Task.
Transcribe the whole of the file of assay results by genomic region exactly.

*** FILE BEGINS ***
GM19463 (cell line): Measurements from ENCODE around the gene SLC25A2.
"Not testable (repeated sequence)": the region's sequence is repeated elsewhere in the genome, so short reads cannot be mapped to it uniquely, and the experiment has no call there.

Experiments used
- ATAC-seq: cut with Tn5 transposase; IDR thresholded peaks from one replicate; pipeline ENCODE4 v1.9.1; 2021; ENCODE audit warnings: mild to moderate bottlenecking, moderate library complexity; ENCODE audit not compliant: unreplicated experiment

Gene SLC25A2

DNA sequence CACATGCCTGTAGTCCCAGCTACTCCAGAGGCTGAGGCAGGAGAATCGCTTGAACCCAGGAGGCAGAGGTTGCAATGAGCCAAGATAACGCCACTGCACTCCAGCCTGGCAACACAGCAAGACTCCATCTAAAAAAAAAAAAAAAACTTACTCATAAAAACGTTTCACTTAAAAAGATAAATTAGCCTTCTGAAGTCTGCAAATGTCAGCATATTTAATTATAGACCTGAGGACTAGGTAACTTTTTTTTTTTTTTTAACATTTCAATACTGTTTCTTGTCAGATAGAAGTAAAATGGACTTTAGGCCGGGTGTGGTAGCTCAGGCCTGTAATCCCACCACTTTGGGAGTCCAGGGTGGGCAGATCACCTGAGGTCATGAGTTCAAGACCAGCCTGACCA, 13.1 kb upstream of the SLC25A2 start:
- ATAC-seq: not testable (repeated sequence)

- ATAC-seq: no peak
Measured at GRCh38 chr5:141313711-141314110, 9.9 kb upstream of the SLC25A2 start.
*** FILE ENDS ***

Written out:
GM19463 (cell line): Measurements from ENCODE around the gene SLC25A2.
"Not testable (repeated sequence)": the region's sequence is repeated elsewhere in the genome, so short reads cannot be mapped to it uniquely, and the experiment has no call there.

Experiments used
- ATAC-seq: cut with Tn5 transposase; IDR thresholded peaks from one replicate; pipeline ENCODE4 v1.9.1; 2021; ENCODE audit warnings: mild to moderate bottlenecking, moderate library complexity; ENCODE audit not compliant: unreplicated experiment

Gene SLC25A2

DNA sequence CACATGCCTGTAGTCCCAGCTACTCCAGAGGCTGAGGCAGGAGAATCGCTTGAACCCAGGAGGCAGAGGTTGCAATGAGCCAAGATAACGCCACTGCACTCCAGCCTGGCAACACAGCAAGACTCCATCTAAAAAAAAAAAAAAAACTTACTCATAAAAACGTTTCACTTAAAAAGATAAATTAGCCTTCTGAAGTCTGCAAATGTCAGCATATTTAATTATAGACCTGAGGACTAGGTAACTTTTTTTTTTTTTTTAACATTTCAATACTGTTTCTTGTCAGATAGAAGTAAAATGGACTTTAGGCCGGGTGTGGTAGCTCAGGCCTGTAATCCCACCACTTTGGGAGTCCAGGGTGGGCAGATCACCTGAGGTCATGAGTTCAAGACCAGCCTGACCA, 13.1 kb upstream of the SLC25A2 start:
- ATAC-seq: not testable (repeated sequence)

- ATAC-seq: no peak
Measured at GRCh38 chr5:141313711-141314110, 9.9 kb upstream of the SLC25A2 start.